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None injured following Michigan team plane accident, says school

An airplane carrying the Michigan men's basketball team was involved in an accident Wednesday afternoon, but no one was injured, the school said in a statement.

The team's plane, which was headed to the Big Ten tournament in Washington, D.C., was attempting to take off in high winds at Willow Run Airport in Ypsilanti, Michigan, about 15 miles from campus, the school said.

The takeoff was aborted, and after braking strongly, the plane slid off the runway.

The plane sustained extensive damage, according to the statement, but all 109 passengers and seven crew members evacuated safely.

"President [Mark] Schlissel and I are glad to know that the students, coaches and staff are all safe and that nobody was seriously injured," Michigan athletic director Warde Manuel said in a follow-up statement Wednesday night. "The safety and health of our students and staff is of the utmost importance.

"We appreciate all the support and well wishes from our Michigan family as well as those who have reached out with their thoughts and support. Go Blue!"

The National Transportation Safety Board and Federal Aviation Administration will investigate the accident, according to Wayne County Airport Authority spokesman Brian Lassaline.

In a text message to ESPN's Andy Katz, Michigan coach John Beilein said, "All OK! A few guys a little banged up and shook up. Blessed we did not get up in the air."

According to the school's statement, the Wolverines will meet Thursday at 6 a.m. local time before boarding a 7:30 a.m. flight out of Detroit Metro Airport to Washington. Michigan's second-round game against Illinois at the Verizon Center will tip off as scheduled at noon ET Thursday. The Wolverines are expected to land at 8:45 a.m. and travel directly to the arena.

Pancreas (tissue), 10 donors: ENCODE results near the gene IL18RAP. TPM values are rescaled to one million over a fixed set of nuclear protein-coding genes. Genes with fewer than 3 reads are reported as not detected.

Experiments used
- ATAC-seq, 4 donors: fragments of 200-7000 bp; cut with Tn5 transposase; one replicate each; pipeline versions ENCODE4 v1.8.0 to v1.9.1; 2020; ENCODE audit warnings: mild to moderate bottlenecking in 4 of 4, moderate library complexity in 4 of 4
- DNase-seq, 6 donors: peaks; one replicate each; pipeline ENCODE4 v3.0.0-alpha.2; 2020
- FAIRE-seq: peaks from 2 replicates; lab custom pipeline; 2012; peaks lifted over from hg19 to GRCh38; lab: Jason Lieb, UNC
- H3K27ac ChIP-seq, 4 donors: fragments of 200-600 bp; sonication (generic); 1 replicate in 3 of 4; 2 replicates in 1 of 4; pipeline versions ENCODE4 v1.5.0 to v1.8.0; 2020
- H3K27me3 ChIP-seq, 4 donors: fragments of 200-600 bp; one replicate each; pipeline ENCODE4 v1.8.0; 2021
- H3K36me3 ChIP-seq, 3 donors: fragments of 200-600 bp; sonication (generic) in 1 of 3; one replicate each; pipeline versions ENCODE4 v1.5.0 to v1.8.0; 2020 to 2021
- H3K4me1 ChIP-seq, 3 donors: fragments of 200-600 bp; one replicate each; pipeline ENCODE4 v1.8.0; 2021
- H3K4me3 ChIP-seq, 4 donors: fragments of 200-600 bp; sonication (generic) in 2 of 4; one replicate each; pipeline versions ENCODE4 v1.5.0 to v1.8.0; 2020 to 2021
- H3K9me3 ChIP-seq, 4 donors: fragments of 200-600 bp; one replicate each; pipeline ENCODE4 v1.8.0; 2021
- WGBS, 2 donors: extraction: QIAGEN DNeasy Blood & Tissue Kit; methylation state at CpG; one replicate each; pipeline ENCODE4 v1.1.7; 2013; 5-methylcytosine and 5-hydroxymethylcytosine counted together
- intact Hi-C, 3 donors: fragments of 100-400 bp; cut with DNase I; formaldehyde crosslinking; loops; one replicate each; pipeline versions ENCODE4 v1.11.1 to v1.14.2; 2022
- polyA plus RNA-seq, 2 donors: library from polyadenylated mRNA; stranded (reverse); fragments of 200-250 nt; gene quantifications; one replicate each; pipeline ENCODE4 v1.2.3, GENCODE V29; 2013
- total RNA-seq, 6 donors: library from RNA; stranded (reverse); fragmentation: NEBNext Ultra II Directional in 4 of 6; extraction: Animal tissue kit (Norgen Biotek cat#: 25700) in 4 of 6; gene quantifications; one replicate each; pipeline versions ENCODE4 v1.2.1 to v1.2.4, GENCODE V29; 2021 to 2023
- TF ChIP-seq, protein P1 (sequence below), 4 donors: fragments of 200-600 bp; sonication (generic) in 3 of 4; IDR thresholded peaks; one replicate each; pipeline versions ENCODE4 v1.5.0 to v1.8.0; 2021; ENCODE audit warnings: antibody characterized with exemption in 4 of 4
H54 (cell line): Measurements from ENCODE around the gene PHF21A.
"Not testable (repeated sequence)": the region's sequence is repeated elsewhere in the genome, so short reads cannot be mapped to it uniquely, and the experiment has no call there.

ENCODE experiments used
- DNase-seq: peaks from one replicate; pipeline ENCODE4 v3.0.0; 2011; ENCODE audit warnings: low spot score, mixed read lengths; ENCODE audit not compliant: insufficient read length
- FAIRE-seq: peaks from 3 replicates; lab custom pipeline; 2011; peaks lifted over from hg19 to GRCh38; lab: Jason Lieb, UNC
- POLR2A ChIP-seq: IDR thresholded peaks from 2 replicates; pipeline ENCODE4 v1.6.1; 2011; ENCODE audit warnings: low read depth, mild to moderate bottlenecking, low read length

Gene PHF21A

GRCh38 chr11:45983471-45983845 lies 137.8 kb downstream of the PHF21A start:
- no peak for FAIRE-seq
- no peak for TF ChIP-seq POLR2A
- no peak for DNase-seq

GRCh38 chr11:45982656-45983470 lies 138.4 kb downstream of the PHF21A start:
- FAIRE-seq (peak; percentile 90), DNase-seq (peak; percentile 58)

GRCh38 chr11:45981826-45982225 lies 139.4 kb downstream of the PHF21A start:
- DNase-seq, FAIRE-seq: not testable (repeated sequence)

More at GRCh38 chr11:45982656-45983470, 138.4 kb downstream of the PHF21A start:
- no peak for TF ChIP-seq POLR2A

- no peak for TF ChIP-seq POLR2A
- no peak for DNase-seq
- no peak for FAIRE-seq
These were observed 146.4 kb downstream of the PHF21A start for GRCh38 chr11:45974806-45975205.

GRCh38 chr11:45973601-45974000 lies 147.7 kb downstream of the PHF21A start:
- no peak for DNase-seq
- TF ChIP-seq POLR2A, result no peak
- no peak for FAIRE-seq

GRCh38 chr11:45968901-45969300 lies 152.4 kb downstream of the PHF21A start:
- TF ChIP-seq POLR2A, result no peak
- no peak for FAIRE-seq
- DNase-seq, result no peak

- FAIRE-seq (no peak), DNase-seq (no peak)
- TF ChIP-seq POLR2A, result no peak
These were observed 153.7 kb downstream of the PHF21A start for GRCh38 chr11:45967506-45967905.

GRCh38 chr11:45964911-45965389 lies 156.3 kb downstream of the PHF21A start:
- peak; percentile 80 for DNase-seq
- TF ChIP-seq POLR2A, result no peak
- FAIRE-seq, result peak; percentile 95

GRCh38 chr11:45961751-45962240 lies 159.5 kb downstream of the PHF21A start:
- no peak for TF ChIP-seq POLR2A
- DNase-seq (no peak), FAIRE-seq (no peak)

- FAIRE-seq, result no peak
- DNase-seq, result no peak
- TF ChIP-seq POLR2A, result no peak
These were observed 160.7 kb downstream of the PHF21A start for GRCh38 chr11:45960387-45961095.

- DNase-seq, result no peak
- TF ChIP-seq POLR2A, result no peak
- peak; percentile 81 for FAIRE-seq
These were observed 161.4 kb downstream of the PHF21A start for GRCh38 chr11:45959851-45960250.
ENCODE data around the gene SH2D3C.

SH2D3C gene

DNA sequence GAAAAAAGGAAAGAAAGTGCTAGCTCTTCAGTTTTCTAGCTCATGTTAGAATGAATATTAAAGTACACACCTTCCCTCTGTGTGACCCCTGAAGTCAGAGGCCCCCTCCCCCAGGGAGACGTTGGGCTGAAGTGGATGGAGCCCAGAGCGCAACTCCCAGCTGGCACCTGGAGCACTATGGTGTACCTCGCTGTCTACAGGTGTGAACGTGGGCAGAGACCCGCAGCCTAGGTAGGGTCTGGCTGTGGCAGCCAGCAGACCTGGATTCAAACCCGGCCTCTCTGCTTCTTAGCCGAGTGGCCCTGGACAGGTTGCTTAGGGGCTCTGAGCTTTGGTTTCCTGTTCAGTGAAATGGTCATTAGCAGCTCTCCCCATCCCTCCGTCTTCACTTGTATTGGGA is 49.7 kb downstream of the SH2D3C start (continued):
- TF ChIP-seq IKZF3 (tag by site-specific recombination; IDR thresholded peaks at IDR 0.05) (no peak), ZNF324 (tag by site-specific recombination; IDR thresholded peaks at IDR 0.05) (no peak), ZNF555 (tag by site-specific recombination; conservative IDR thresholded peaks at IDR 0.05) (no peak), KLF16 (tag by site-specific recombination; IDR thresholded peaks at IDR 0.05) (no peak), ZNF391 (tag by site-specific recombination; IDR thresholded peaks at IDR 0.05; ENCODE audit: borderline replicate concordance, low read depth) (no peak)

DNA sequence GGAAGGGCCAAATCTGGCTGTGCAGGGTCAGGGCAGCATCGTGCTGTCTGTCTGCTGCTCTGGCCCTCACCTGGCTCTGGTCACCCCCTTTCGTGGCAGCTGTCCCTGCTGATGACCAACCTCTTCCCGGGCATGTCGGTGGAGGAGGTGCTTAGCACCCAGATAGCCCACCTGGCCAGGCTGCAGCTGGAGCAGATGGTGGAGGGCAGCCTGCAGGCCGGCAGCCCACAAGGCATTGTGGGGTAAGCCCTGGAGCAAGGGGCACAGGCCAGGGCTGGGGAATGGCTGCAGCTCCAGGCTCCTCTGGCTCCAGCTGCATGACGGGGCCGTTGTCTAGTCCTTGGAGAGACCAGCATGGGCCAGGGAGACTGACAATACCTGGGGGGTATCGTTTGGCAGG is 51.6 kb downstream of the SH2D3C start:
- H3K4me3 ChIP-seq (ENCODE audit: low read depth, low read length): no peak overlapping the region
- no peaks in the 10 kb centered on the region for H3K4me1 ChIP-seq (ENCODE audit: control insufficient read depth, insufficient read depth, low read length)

There had been a high-wind warning in southeast Michigan for most of Wednesday afternoon. Ann Arbor had sustained winds of 35 to 40 mph and gusts that topped 50 mph. DTE Energy said Wednesday afternoon that nearly 500,000 of its customers in southeastern Michigan were without power.

Tyler Davis, a team manager, tweeted a brief video after the plane went through a fence and stopped on an access road and a low embankment.

Team spokesman Tom Wywrot praised the orderly way in which the passengers got off the plane.

"Without hesitation, the staff on that plane and the people -- our staff, our players -- on the plane knew what to do, got off the plane fast and ran," Wywrot said. "I'm very thankful and very happy for that. People were helping each other, and nobody blinked. The emergency doors were taken off, and we all got out. People had to get on the wings."

Beilein stood on the ground, near smoking plane engines, to assist people coming off an emergency exit slide.

Michigan strength and conditioning coach Jon Sanderson tweeted that "Coach B's leadership was great."

Former Wolverines player Austin Hatch, who has survived two plane crashes and is still involved with the Michigan basketball program, told ESPN's Dana O'Neil in a text message that he was not on board the aircraft bound for Washington.

Hatch took a medical scholarship in 2015 to serve as a student assistant coach, allowing him to work with the team and retain his full scholarship.

ESPN's Dan Murphy and The Associated Press contributed to this report.